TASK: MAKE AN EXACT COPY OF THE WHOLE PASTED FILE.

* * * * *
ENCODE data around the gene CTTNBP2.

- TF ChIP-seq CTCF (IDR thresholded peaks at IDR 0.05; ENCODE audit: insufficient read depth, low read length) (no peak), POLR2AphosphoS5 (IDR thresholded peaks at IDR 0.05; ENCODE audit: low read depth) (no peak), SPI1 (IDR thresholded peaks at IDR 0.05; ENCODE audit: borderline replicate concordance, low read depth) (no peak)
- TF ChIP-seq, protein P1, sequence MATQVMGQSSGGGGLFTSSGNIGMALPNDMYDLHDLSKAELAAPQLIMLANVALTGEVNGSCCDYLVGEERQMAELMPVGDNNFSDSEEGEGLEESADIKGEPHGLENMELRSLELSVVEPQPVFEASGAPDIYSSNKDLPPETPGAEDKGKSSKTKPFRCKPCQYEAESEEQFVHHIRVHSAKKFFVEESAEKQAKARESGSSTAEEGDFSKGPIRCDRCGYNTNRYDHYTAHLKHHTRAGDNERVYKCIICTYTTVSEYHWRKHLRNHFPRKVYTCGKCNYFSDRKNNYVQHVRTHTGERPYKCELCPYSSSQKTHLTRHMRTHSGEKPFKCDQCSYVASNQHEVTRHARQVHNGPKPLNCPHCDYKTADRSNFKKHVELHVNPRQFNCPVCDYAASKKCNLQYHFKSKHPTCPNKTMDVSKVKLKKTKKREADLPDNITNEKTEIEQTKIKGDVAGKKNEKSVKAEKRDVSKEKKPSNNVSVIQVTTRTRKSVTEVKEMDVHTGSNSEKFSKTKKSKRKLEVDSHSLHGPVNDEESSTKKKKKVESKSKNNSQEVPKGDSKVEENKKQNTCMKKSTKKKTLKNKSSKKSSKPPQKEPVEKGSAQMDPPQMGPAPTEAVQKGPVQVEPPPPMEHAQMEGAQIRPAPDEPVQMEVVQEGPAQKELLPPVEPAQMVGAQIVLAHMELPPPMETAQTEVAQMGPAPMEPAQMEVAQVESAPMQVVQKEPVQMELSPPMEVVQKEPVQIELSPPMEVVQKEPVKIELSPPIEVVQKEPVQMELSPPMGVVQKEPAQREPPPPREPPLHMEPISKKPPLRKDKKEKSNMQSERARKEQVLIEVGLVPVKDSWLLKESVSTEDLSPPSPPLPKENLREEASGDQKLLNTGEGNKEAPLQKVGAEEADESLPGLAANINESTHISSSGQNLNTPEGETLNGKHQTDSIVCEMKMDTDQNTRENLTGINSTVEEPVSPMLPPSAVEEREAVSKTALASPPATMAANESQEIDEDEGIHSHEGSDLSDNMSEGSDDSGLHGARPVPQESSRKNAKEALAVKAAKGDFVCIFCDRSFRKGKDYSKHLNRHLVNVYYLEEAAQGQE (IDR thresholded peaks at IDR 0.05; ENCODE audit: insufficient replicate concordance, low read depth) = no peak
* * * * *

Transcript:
ENCODE data around the gene CTTNBP2.

- TF ChIP-seq CTCF (IDR thresholded peaks at IDR 0.05; ENCODE audit: insufficient read depth, low read length) (no peak), POLR2AphosphoS5 (IDR thresholded peaks at IDR 0.05; ENCODE audit: low read depth) (no peak), SPI1 (IDR thresholded peaks at IDR 0.05; ENCODE audit: borderline replicate concordance, low read depth) (no peak)
- TF ChIP-seq, protein P1, sequence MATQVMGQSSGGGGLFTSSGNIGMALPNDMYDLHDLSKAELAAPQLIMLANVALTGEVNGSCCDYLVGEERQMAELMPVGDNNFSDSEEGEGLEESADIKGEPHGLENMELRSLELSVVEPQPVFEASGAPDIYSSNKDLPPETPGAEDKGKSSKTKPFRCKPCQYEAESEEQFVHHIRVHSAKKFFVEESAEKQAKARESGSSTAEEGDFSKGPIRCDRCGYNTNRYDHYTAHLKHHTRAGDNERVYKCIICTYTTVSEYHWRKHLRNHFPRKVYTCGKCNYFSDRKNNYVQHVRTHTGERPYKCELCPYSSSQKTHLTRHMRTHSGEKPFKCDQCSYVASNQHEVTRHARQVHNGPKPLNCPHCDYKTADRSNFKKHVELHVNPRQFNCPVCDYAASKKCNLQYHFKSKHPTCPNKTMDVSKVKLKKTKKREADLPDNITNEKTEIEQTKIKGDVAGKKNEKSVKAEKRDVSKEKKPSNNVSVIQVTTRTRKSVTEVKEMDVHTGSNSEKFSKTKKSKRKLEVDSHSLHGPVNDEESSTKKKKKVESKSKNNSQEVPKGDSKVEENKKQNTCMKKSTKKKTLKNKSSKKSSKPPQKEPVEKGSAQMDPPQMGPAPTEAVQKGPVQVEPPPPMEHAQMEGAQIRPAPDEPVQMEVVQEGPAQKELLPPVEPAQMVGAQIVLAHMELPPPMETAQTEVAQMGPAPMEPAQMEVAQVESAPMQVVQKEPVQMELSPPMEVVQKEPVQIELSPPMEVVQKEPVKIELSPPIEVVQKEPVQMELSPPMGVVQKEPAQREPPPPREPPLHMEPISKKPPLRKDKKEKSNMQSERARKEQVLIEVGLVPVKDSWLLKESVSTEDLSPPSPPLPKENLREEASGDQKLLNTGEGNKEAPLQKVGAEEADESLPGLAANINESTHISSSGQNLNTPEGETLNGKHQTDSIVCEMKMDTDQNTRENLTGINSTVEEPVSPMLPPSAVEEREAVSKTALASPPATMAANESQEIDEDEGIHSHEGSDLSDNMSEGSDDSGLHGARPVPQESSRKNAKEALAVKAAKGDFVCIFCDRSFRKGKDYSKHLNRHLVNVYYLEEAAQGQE (IDR thresholded peaks at IDR 0.05; ENCODE audit: insufficient replicate concordance, low read depth) = no peak